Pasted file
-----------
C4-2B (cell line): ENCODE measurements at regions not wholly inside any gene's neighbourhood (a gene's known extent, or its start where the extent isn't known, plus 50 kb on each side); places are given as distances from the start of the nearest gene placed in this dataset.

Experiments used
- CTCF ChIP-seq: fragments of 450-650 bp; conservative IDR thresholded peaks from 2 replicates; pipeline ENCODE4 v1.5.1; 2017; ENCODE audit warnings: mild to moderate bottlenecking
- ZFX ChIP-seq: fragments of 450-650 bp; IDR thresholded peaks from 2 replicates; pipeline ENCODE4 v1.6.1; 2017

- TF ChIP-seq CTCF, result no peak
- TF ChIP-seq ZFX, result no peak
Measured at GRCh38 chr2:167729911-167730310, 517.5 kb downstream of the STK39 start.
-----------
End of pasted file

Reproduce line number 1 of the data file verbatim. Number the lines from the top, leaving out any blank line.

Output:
C4-2B (cell line): ENCODE measurements at regions not wholly inside any gene's neighbourhood (a gene's known extent, or its start where the extent isn't known, plus 50 kb on each side); places are given as distances from the start of the nearest gene placed in this dataset.